CONTAINS SPOILERS FROM THE 2001 FILM: INTACTO.
THIS POST IS LONG.
PLEASE READ IT IN ITS ENTIRETY.
TAKE BREAKS IF YOU MUST.
Greetings to all,
So here I was at my friend’s place, flipping through Netflix’s content. I wanted to watch a movie that I have never seen before. A foreign film sounded like icing on a cake! We moved into the Foreign film category and among the top 10 recommended films for my friend was this: Juan Carlos Fresnadillos’s film: Intacto. Initial thoughts after we watched the film were, at best, neutral. From a visual perspective, this film was interesting. From an acting standpoint, well.. let’s just say that when you cast someone like Max Von Sydow into a film, everyone else in the picture is as memorable as dirt (in most cases, not all.) However, this post is not about the acting; this post is about the genius utilization of color to create the unforgettable visual narrative that is Intacto.
Now before you start reading the analysis, I recommend that you sit through the movie at least 2-3 times. This film is about intricate and carefully orchestrated details. To be able to catch all of them and make sense of the idea behind the film, you need to have seen it several times.
The film employed different techniques to illustrate the psyche within each character and presented the audience with a look into the future of each character and plot. It was important to note that although some films used narration or text to provide the premise or introduction to the medium, Intacto used visual elements such as color to do the same thing.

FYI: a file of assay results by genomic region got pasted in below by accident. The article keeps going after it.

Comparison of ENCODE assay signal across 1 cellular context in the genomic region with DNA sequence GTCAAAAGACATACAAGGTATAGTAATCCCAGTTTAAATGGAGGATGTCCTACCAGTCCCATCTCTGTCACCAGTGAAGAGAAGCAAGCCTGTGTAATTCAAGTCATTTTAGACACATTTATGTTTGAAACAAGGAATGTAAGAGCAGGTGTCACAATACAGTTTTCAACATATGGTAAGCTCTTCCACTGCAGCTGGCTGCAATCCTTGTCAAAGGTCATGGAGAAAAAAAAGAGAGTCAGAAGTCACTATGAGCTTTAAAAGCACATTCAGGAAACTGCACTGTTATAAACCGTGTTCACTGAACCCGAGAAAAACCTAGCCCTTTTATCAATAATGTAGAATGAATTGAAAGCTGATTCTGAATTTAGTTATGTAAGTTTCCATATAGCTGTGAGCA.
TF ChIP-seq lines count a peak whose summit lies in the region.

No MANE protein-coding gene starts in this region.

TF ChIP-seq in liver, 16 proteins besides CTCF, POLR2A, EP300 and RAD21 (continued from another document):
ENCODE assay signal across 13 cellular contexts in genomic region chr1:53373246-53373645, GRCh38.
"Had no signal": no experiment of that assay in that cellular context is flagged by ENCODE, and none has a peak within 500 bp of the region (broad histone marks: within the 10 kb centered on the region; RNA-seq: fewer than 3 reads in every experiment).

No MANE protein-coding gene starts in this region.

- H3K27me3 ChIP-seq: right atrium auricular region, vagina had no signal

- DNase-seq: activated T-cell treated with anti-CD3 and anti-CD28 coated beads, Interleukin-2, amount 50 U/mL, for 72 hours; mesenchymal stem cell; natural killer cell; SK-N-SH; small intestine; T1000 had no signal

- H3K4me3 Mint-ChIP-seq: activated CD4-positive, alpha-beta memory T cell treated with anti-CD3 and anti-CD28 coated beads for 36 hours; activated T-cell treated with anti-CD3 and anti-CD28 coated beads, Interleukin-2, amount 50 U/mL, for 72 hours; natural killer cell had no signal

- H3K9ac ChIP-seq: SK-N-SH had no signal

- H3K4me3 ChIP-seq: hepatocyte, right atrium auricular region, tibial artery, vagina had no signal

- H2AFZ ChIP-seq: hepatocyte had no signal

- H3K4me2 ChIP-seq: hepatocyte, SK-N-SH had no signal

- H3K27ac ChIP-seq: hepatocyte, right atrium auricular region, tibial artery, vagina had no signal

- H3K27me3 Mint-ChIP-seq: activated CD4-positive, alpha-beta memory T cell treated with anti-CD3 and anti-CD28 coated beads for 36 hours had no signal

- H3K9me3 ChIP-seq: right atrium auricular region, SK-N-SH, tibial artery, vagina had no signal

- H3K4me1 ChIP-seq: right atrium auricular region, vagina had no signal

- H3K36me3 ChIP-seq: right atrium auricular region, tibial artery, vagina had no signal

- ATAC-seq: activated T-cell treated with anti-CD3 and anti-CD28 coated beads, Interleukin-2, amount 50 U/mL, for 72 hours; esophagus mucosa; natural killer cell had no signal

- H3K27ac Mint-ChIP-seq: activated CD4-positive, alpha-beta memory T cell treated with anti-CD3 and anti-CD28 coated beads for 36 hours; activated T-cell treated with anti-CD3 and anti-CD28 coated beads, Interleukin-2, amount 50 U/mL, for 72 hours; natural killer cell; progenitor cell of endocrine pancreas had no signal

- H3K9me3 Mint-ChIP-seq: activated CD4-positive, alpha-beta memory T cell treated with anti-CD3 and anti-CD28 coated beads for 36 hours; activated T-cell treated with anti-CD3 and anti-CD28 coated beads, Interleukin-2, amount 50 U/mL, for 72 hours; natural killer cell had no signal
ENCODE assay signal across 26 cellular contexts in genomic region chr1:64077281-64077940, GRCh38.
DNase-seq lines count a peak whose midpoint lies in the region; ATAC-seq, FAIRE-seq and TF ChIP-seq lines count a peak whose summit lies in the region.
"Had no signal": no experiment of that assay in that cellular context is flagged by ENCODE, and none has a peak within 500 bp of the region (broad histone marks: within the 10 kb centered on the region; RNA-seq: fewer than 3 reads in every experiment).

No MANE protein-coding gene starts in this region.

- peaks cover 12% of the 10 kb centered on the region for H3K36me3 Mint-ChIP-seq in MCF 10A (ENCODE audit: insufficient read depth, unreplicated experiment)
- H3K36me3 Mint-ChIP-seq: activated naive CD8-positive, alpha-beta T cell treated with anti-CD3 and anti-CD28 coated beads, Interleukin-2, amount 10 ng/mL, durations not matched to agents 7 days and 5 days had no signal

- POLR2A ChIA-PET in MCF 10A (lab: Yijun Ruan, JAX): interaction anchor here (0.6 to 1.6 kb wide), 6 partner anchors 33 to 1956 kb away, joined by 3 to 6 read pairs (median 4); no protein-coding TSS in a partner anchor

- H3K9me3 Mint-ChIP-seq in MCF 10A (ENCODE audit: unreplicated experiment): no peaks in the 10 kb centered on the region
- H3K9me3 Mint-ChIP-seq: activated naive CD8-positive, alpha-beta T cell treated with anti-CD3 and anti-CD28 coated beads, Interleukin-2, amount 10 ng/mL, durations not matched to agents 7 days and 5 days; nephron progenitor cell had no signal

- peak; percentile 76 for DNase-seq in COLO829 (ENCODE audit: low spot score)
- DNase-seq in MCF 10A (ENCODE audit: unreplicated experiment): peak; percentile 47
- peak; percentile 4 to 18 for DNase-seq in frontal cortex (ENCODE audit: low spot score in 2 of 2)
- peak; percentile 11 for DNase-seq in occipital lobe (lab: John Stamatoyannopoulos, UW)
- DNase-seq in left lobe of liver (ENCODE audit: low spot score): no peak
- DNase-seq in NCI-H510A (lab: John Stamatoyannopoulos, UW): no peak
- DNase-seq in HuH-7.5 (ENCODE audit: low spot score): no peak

The first notable visual element occurred about five minutes into the movie. One of the gentlemen who worked at a casino was introduced to the audience in the midst of a lot of light (fancy outfits of people coupled with the vibrant colors of the active casino). The shot was then cut to the same gentleman walking out of an elevator into a dark corridor. The presence of light in the corridor was very faint. The gentleman’s face was very difficult to see in the dark. The suit that he was wearing was also dark and blended in heavily with the shadows; this made him seem like a phantom or a person exiled from the light. Although the audience established that the light was associated with the vibrancy and energy in the casino, it stood for something else. The camera cut to a medium shot of another gentleman named Samuel (Max von Sydow) sitting on a couch across from another couch onto which the gentleman in black sat on. Samuel was wearing a white suit which immediately connected him with the casino because the casino was associated with light colors before. Eventually, the other gentleman is introduced as Federico (Eusebio Poncela). Federico worked for Samuel who happened to own the casino. The idea of Federico being a phantom or an outcast was brought into focus when he told Samuel that he wished to retire from the job. Although unhappy, Samuel let Federico go. On his way back, Federico was about to enter an elevator to leave the corridor. The camera cut to a deep focus shot of a red corridor with a “Good Luck” neon sign in the far back. The red color of the corridor instigated danger or some kind of end for Federico. The sign was photographed in first person perspective as if stemming from the vanishing point. This gave the audience the illusion that the sign was far from Federico or that the idea of good luck was something he would not be looking forward to anymore. This theory was then sanctioned as truth as Samuel approached Federico and took away his power of luck.